breaking an addiction to 1099 work is good for the entire startup ecosystem – filtering down from the employees’ satisfaction to customer demand and the startup’s growth to investors’ returns. And the fact that Zirtual didn’t have a strong enough business model to support it meant that it was able to “fail fast” – instead of dragging investors, customers and employees along for additional months.
This is because reclassifying employees fundamentally challenges the “grow fast” model of building a startup. More upfront capital will be required to get businesses off the ground, and startups will have to strategically, and potentially less quickly, scale the business. However, the advantages of a full-time workforce – lower employee turnover, improved customer experience and reduced regulatory uncertainty – may more than make up for an initial increase in costs.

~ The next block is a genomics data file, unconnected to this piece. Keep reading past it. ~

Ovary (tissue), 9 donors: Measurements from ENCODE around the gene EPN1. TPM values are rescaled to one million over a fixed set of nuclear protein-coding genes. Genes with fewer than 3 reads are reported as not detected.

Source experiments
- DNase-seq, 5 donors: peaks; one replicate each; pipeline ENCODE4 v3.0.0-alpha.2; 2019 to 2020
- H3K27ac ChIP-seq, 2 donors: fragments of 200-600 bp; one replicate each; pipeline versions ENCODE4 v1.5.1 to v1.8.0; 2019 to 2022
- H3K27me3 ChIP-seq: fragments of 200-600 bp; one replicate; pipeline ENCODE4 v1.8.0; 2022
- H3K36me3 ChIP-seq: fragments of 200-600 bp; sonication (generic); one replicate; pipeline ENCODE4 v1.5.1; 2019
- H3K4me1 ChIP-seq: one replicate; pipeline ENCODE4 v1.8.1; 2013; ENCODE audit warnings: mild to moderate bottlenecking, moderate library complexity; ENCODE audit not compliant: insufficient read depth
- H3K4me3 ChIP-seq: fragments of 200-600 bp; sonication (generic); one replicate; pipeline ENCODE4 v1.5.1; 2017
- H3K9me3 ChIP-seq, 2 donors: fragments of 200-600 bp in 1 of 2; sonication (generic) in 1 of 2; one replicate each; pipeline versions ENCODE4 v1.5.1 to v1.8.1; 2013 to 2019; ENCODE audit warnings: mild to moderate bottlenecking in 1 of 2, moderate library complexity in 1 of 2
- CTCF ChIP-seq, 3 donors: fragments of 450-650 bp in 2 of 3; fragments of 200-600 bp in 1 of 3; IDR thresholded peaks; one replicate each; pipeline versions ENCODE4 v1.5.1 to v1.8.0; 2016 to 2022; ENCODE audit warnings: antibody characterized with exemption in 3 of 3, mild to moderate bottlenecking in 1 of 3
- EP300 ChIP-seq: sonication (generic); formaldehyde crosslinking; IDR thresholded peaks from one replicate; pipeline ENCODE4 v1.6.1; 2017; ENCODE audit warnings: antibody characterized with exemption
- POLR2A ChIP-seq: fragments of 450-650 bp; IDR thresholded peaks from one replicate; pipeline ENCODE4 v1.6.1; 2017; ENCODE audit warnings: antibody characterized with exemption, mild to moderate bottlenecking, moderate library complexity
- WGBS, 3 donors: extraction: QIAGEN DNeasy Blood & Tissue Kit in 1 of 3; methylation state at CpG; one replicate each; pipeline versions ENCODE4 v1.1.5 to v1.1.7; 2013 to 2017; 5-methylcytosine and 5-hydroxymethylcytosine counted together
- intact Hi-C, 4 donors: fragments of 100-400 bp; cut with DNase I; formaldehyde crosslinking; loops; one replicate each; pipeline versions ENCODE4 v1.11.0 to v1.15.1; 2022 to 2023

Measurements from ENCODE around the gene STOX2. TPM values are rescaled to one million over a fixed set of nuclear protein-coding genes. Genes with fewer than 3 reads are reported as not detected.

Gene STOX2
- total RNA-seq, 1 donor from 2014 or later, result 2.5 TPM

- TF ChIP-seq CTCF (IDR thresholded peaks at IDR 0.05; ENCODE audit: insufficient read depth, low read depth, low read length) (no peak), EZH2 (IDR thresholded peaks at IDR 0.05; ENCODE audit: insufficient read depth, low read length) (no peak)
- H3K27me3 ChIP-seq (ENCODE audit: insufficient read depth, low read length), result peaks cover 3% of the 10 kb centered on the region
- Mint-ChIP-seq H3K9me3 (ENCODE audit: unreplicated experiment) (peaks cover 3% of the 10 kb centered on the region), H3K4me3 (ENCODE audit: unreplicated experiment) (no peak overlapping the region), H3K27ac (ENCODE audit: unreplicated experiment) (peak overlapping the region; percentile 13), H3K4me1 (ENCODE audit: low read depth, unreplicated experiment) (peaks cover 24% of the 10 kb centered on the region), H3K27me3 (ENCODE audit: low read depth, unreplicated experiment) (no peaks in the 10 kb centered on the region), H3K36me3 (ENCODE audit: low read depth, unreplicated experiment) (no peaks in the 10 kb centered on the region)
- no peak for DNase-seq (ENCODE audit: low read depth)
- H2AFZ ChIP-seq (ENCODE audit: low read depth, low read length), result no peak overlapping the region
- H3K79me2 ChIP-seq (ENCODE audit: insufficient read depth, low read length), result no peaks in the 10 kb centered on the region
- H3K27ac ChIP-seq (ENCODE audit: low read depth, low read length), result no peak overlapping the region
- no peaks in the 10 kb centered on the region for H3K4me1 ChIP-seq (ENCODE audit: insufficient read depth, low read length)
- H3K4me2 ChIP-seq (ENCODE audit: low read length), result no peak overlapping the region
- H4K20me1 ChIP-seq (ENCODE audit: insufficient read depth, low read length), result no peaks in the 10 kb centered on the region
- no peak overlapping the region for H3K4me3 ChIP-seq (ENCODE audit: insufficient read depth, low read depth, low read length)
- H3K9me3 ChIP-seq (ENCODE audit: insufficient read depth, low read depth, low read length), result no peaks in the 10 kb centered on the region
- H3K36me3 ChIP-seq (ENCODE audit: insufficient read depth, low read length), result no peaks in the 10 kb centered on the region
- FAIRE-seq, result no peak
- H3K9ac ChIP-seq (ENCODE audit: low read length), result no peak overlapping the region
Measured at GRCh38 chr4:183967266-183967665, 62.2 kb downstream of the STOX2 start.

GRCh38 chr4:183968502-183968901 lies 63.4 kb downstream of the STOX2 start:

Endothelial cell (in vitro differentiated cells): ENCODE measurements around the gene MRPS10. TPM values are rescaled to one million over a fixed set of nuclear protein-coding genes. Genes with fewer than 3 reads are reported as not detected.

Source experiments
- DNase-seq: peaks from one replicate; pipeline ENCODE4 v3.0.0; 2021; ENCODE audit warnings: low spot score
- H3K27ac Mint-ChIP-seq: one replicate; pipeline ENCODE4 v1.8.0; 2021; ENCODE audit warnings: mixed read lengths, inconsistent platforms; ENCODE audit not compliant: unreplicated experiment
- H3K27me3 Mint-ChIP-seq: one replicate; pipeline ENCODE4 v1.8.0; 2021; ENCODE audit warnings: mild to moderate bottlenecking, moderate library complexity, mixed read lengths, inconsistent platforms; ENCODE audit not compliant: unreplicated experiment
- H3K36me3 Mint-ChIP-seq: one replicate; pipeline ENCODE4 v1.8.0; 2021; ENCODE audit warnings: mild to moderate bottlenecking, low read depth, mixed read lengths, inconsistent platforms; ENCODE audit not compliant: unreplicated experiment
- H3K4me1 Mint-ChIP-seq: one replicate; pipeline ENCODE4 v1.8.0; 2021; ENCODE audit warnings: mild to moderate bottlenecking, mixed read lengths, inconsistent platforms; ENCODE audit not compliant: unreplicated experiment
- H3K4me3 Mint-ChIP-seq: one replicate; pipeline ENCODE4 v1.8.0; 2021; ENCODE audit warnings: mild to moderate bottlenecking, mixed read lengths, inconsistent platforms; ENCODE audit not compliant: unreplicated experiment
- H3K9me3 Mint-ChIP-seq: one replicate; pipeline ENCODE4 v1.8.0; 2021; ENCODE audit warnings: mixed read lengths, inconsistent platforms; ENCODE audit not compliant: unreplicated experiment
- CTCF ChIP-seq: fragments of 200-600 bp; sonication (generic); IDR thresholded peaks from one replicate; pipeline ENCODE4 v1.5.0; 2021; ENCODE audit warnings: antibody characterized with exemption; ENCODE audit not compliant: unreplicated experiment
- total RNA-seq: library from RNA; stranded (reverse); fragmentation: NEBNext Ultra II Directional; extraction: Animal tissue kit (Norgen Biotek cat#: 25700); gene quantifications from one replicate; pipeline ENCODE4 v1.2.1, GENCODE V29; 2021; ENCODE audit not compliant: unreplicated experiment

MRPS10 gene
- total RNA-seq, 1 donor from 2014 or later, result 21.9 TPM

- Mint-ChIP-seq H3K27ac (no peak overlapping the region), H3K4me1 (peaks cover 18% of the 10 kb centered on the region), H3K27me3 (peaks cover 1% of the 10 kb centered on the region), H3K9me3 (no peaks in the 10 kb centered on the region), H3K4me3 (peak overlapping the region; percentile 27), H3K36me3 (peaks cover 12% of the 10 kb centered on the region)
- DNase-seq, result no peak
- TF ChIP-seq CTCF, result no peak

Almost by its nature, the on-demand economy employs a transient workforce. In a May 2015 study by Requests for Startups, nearly 28 percent of independent contractors at Uber, Postmates and Airbnb said that they expected to be employed at those companies for less than 12 months. Why? Mostly because the pay isn’t what it’s cracked up to be. Nearly 43 percent of those that had previously left an on-demand job said that it was due to “insufficient pay.”
Though good for some workers who want to fit a part-time job in between other work or school, transience also impacts the customer experience. IRS rules mandate that: “You are not an independent contractor if you perform services that can be controlled by an employer (what will be done and how it will be done)” [emphasis added]. To employ 1099 workers, the startup must relinquish control. It cannot train workers or set schedules – and therefore, it cannot control the service.
And though on-demand businesses are built on technology, to customers, the service matters more…
Read the full story at 1099 work and the startup ecosystem